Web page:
Which fuzz pedal should I buy?
In terms of choosing the best fuzz pedal for you, let your ears be your guide. There's a huge range of different tones available, and fuzz is one of the most subjective guitar effects of all. Broadly speaking, there are some things to look for, and choosing between silicon and germanium transistors is the most important decision you'll have to make here.
In circuits that derive their clipping from the action of their transistors, there's a huge difference in tone between the sharper, more clinical, and modern silicon transistor, and the temperamental, woolier sound of germanium transistors. Most pedals in the Fuzz Face family tree use germanium transistors, for example, the Fuzz Face, and Fuzz Factory.
The Z-Vex Wooly Mammoth is a Fuzz Factory-like pedal that uses silicon transistors, and there are modern silicon versions of the Fuzz Face that employ them, as well as oddball pedals from makers like Death By Audio, Fairfield, and countless others. The Big Muff uses silicon transistors for its gain stages – although, as mentioned, its clipping action is from diodes, rather than the transistors.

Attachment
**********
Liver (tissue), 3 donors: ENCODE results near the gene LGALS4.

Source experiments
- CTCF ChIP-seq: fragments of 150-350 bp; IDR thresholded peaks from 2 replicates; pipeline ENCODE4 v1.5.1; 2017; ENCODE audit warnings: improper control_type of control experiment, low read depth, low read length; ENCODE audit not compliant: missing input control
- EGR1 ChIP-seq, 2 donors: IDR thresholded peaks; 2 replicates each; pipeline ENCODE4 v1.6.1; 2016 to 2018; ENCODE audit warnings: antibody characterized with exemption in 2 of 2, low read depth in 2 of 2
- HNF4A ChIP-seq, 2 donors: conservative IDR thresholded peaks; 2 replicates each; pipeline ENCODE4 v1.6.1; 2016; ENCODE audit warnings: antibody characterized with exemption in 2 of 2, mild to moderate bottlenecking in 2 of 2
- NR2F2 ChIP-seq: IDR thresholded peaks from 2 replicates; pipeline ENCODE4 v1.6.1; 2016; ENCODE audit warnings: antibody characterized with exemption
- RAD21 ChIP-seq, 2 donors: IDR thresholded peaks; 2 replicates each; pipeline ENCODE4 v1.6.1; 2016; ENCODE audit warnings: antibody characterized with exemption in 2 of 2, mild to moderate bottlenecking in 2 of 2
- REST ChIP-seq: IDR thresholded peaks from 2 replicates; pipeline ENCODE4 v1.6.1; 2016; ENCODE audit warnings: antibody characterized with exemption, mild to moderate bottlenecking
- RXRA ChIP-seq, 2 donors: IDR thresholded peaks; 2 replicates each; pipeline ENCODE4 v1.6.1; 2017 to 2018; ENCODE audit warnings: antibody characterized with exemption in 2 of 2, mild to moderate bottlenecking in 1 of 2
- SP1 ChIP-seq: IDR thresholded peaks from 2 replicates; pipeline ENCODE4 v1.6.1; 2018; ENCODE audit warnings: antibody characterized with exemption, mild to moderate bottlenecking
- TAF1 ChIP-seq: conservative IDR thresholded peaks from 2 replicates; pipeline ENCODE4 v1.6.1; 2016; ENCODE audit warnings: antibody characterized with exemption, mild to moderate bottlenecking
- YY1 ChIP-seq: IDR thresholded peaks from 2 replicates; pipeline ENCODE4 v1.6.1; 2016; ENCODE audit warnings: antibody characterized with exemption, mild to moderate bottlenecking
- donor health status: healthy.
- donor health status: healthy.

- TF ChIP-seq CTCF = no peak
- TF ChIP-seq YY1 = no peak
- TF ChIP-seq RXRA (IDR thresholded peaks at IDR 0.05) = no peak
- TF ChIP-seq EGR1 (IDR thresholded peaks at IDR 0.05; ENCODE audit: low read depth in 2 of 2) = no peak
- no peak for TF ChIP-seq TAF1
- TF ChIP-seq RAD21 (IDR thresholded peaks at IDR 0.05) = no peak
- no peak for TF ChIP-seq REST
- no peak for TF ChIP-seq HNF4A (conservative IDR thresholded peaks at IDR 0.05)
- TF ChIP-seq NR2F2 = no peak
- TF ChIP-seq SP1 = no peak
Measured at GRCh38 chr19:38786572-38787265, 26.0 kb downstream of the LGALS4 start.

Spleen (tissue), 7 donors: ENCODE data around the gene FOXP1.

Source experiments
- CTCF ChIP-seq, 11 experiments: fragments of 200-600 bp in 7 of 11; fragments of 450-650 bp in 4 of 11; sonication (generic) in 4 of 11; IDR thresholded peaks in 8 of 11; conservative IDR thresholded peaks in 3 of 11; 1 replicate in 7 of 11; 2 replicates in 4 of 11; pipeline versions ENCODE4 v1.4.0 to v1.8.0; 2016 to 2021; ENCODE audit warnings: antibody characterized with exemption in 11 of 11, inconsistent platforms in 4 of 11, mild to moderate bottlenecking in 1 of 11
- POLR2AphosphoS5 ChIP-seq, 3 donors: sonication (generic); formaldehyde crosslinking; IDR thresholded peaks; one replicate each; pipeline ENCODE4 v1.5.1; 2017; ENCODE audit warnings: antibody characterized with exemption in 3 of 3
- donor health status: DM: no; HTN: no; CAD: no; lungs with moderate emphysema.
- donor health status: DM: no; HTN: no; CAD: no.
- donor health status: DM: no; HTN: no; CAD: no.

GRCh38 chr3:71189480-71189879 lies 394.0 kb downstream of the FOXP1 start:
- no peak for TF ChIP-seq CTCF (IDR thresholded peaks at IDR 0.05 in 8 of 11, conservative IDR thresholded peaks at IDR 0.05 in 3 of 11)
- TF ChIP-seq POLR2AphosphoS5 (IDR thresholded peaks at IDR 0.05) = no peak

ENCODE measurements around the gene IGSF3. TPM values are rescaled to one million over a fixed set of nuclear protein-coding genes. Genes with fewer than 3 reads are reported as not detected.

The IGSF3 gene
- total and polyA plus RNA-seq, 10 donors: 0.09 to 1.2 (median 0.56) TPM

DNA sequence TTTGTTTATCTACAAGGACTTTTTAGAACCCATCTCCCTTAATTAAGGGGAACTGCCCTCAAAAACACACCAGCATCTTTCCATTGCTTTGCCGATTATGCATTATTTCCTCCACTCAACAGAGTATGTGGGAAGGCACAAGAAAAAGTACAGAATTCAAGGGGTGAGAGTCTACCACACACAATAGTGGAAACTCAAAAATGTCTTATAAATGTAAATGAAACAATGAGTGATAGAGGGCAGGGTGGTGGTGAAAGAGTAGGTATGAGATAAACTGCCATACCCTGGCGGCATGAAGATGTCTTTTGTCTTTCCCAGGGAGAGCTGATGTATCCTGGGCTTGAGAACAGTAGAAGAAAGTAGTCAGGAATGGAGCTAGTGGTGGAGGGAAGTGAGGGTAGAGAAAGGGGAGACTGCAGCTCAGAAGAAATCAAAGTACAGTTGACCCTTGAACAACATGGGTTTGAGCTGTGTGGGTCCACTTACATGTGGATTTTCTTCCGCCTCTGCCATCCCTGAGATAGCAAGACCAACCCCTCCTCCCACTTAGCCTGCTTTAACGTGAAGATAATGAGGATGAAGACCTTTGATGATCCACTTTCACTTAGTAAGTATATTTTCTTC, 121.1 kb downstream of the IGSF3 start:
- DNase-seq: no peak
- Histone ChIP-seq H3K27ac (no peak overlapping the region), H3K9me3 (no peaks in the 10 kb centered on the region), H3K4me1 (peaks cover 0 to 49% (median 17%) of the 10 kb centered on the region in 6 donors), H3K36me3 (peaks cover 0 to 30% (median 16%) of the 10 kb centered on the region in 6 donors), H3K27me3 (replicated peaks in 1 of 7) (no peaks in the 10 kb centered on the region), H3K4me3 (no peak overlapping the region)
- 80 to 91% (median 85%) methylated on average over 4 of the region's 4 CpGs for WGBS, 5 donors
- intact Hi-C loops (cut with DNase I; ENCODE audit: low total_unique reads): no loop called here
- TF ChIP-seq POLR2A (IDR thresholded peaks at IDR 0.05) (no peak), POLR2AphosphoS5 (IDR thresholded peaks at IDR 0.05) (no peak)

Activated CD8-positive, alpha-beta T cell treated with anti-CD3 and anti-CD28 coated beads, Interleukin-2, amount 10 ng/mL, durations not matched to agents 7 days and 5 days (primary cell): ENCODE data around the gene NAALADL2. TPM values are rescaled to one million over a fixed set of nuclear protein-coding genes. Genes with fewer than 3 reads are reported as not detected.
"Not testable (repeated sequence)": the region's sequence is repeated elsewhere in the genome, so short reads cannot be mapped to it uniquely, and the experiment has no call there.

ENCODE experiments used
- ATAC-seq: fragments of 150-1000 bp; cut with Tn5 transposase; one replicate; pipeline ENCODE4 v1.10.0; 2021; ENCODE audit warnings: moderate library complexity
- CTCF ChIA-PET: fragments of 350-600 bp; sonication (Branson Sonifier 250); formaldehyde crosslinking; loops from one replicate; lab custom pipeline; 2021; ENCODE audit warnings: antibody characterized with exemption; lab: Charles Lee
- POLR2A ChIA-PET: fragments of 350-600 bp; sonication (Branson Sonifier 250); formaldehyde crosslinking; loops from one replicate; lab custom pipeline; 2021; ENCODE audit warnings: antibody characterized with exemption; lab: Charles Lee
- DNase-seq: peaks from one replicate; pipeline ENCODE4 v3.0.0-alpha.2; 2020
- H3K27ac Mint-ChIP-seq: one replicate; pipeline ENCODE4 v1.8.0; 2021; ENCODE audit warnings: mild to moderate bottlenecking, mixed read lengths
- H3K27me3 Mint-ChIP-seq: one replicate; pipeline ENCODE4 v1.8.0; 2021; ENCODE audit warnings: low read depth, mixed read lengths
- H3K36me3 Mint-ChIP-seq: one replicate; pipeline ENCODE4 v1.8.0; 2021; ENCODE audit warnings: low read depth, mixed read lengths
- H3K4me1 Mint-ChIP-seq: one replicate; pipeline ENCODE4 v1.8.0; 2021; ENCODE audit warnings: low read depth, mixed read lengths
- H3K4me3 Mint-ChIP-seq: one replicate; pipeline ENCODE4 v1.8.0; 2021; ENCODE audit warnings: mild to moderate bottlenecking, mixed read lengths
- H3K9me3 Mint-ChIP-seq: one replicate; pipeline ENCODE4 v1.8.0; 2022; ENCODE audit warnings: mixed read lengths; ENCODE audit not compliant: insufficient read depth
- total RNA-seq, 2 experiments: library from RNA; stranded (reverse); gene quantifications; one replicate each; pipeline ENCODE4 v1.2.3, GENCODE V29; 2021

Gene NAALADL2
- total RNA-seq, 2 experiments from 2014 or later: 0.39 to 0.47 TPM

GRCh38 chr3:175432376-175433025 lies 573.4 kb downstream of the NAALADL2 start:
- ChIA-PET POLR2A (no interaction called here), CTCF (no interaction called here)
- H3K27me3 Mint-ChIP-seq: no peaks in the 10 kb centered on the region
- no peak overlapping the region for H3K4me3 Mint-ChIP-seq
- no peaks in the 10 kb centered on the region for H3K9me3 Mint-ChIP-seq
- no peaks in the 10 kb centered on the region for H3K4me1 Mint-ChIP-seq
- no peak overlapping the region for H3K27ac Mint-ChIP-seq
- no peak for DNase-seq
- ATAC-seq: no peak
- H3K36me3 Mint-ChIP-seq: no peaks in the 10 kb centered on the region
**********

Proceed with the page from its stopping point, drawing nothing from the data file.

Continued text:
A final interesting point about germanium transistors is that they differed substantially from one another even within a single manufacturing batch, which is why you'll see stories of guitarists like Jimi Hendrix 'auditioning' Fuzz Faces to find the units that sounded best.
What are the differences between fuzz, overdrive, and distortion?
There's vigorous debate about what constitutes a fuzz versus an overdrive or distortion. For what it's worth, our rule of thumb is that most fuzz pedals work by driving transistors into clipping, rather than using diodes to 'clip' the top and bottom of the guitar signal waveform.
Except... that doesn't quite work. The Big Muff, one of the most famous fuzz pedals of all, uses two sets of soft-clipping diodes to get its distinct, square-wave fuzz tone. The ProCo RAT, one of the most famous distortion pedals, originally got its triangle-wave distortion from the LM308 op-amp inside clipping the signal.